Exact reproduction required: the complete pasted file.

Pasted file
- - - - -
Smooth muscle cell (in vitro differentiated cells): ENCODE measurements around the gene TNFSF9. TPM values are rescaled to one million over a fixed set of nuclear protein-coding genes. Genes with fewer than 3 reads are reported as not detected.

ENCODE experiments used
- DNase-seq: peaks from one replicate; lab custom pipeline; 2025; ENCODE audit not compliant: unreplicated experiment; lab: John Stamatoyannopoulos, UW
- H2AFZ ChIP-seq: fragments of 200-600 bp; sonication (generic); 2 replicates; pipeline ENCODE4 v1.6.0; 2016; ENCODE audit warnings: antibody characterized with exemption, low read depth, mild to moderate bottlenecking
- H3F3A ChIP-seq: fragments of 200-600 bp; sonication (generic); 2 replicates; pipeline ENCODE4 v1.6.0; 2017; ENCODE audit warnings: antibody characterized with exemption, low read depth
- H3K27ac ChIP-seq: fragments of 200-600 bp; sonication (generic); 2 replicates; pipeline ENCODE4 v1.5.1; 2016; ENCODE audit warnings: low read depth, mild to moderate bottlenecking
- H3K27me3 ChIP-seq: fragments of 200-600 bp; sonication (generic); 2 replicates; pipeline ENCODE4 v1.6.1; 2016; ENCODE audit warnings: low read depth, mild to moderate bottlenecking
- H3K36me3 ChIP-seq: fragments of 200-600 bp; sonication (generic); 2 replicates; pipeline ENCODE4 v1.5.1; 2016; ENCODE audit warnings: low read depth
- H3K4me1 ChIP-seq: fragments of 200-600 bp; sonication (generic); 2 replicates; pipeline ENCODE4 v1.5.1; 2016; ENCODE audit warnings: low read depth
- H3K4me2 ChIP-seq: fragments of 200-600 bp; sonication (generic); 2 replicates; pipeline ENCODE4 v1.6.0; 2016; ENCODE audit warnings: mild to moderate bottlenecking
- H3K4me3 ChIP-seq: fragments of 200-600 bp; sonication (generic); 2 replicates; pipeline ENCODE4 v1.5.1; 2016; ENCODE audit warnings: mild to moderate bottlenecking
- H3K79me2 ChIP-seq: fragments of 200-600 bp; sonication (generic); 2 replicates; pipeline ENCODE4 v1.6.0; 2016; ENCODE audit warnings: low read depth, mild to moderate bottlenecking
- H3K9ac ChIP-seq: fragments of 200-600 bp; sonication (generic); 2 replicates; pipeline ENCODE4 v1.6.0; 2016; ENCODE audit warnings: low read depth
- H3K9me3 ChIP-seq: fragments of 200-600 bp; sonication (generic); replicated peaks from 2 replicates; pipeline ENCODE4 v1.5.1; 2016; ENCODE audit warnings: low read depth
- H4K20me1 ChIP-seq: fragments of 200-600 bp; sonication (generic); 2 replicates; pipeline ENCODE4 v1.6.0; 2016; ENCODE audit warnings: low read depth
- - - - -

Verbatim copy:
Smooth muscle cell (in vitro differentiated cells): ENCODE measurements around the gene TNFSF9. TPM values are rescaled to one million over a fixed set of nuclear protein-coding genes. Genes with fewer than 3 reads are reported as not detected.

ENCODE experiments used
- DNase-seq: peaks from one replicate; lab custom pipeline; 2025; ENCODE audit not compliant: unreplicated experiment; lab: John Stamatoyannopoulos, UW
- H2AFZ ChIP-seq: fragments of 200-600 bp; sonication (generic); 2 replicates; pipeline ENCODE4 v1.6.0; 2016; ENCODE audit warnings: antibody characterized with exemption, low read depth, mild to moderate bottlenecking
- H3F3A ChIP-seq: fragments of 200-600 bp; sonication (generic); 2 replicates; pipeline ENCODE4 v1.6.0; 2017; ENCODE audit warnings: antibody characterized with exemption, low read depth
- H3K27ac ChIP-seq: fragments of 200-600 bp; sonication (generic); 2 replicates; pipeline ENCODE4 v1.5.1; 2016; ENCODE audit warnings: low read depth, mild to moderate bottlenecking
- H3K27me3 ChIP-seq: fragments of 200-600 bp; sonication (generic); 2 replicates; pipeline ENCODE4 v1.6.1; 2016; ENCODE audit warnings: low read depth, mild to moderate bottlenecking
- H3K36me3 ChIP-seq: fragments of 200-600 bp; sonication (generic); 2 replicates; pipeline ENCODE4 v1.5.1; 2016; ENCODE audit warnings: low read depth
- H3K4me1 ChIP-seq: fragments of 200-600 bp; sonication (generic); 2 replicates; pipeline ENCODE4 v1.5.1; 2016; ENCODE audit warnings: low read depth
- H3K4me2 ChIP-seq: fragments of 200-600 bp; sonication (generic); 2 replicates; pipeline ENCODE4 v1.6.0; 2016; ENCODE audit warnings: mild to moderate bottlenecking
- H3K4me3 ChIP-seq: fragments of 200-600 bp; sonication (generic); 2 replicates; pipeline ENCODE4 v1.5.1; 2016; ENCODE audit warnings: mild to moderate bottlenecking
- H3K79me2 ChIP-seq: fragments of 200-600 bp; sonication (generic); 2 replicates; pipeline ENCODE4 v1.6.0; 2016; ENCODE audit warnings: low read depth, mild to moderate bottlenecking
- H3K9ac ChIP-seq: fragments of 200-600 bp; sonication (generic); 2 replicates; pipeline ENCODE4 v1.6.0; 2016; ENCODE audit warnings: low read depth
- H3K9me3 ChIP-seq: fragments of 200-600 bp; sonication (generic); replicated peaks from 2 replicates; pipeline ENCODE4 v1.5.1; 2016; ENCODE audit warnings: low read depth
- H4K20me1 ChIP-seq: fragments of 200-600 bp; sonication (generic); 2 replicates; pipeline ENCODE4 v1.6.0; 2016; ENCODE audit warnings: low read depth